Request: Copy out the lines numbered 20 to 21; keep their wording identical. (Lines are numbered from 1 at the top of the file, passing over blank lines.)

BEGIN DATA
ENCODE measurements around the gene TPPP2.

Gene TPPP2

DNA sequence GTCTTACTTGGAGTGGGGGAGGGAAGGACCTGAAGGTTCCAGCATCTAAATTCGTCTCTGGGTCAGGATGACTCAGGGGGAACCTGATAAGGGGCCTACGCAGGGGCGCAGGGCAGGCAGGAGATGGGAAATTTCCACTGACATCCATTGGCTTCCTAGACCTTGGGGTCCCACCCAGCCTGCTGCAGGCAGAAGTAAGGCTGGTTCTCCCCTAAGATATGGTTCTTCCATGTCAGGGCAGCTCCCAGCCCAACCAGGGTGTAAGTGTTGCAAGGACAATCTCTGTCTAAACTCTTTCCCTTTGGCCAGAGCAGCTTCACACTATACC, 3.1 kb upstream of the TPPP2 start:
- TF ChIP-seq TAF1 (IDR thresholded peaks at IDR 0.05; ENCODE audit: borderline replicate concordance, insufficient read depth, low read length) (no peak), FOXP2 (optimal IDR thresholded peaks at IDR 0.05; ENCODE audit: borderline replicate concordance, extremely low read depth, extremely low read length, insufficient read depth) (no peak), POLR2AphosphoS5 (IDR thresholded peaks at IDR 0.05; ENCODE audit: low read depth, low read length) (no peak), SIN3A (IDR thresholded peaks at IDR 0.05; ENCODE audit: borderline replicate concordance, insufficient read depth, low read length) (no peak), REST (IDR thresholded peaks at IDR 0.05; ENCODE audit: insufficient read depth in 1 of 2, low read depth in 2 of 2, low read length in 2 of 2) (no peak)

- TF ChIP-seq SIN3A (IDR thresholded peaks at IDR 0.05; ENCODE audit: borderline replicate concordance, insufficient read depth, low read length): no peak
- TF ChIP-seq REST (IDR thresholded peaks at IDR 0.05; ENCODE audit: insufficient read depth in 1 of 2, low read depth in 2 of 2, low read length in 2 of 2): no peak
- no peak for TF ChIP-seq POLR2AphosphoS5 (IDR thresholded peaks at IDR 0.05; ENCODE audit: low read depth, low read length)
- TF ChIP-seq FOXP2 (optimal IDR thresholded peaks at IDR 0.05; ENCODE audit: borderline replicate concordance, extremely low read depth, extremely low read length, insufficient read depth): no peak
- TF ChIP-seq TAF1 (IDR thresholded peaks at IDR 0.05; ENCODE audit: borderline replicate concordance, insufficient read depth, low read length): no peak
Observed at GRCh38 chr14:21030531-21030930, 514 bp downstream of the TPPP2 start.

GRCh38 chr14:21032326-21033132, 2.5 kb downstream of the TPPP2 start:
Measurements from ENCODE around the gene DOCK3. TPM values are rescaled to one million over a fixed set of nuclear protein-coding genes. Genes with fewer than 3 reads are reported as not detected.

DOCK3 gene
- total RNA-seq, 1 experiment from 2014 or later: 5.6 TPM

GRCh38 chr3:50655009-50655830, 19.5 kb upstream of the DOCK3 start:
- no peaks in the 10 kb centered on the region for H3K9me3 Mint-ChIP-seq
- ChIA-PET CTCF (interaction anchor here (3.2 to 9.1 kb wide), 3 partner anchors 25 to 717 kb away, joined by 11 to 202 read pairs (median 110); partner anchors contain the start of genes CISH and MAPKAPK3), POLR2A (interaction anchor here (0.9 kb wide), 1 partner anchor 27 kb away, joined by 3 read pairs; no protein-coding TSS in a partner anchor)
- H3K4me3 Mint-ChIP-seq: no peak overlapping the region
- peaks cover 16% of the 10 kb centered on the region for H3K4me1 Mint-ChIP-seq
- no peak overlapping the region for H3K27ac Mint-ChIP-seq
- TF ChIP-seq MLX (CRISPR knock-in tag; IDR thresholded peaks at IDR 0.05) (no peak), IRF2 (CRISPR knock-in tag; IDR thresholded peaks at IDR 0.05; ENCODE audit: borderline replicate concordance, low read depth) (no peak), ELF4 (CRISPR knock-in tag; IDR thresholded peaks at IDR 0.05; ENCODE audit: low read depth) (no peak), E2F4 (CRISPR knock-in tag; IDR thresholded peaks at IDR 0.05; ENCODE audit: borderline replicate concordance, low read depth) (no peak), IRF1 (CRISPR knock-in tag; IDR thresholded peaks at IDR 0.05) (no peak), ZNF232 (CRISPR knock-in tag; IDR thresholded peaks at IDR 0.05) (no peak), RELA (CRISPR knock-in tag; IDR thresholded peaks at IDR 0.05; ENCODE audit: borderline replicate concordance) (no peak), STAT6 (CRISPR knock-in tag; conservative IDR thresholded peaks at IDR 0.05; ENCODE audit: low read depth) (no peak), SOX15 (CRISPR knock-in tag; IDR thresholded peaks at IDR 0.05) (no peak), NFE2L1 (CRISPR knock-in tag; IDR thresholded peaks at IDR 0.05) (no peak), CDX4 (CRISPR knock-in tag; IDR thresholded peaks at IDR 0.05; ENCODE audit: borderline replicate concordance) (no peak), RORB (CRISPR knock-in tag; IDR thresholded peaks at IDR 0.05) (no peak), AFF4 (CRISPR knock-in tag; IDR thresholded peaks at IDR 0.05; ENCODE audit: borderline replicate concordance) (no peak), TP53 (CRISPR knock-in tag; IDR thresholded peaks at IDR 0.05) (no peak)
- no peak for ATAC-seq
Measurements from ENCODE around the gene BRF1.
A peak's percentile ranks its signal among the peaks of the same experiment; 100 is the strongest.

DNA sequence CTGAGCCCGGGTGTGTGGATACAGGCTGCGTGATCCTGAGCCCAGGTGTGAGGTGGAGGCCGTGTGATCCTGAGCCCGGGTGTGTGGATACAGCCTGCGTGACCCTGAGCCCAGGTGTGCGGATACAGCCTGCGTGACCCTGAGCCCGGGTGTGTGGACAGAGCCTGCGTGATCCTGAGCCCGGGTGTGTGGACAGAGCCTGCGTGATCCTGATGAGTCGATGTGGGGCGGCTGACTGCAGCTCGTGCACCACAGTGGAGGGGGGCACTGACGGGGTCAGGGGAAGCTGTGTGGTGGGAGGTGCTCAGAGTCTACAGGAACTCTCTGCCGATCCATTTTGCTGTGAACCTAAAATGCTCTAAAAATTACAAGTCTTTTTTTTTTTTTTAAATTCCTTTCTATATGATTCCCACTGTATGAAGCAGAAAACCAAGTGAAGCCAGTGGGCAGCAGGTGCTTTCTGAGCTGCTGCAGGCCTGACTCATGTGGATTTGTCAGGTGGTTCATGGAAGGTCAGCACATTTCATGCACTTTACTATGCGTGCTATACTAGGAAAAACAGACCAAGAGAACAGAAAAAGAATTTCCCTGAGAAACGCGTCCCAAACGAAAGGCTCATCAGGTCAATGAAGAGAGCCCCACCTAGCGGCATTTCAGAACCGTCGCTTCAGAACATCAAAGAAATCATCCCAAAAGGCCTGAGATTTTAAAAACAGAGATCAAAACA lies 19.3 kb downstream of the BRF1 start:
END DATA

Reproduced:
- no peak overlapping the region for H3K27ac Mint-ChIP-seq
- TF ChIP-seq MLX (CRISPR knock-in tag; IDR thresholded peaks at IDR 0.05) (no peak), IRF2 (CRISPR knock-in tag; IDR thresholded peaks at IDR 0.05; ENCODE audit: borderline replicate concordance, low read depth) (no peak), ELF4 (CRISPR knock-in tag; IDR thresholded peaks at IDR 0.05; ENCODE audit: low read depth) (no peak), E2F4 (CRISPR knock-in tag; IDR thresholded peaks at IDR 0.05; ENCODE audit: borderline replicate concordance, low read depth) (no peak), IRF1 (CRISPR knock-in tag; IDR thresholded peaks at IDR 0.05) (no peak), ZNF232 (CRISPR knock-in tag; IDR thresholded peaks at IDR 0.05) (no peak), RELA (CRISPR knock-in tag; IDR thresholded peaks at IDR 0.05; ENCODE audit: borderline replicate concordance) (no peak), STAT6 (CRISPR knock-in tag; conservative IDR thresholded peaks at IDR 0.05; ENCODE audit: low read depth) (no peak), SOX15 (CRISPR knock-in tag; IDR thresholded peaks at IDR 0.05) (no peak), NFE2L1 (CRISPR knock-in tag; IDR thresholded peaks at IDR 0.05) (no peak), CDX4 (CRISPR knock-in tag; IDR thresholded peaks at IDR 0.05; ENCODE audit: borderline replicate concordance) (no peak), RORB (CRISPR knock-in tag; IDR thresholded peaks at IDR 0.05) (no peak), AFF4 (CRISPR knock-in tag; IDR thresholded peaks at IDR 0.05; ENCODE audit: borderline replicate concordance) (no peak), TP53 (CRISPR knock-in tag; IDR thresholded peaks at IDR 0.05) (no peak)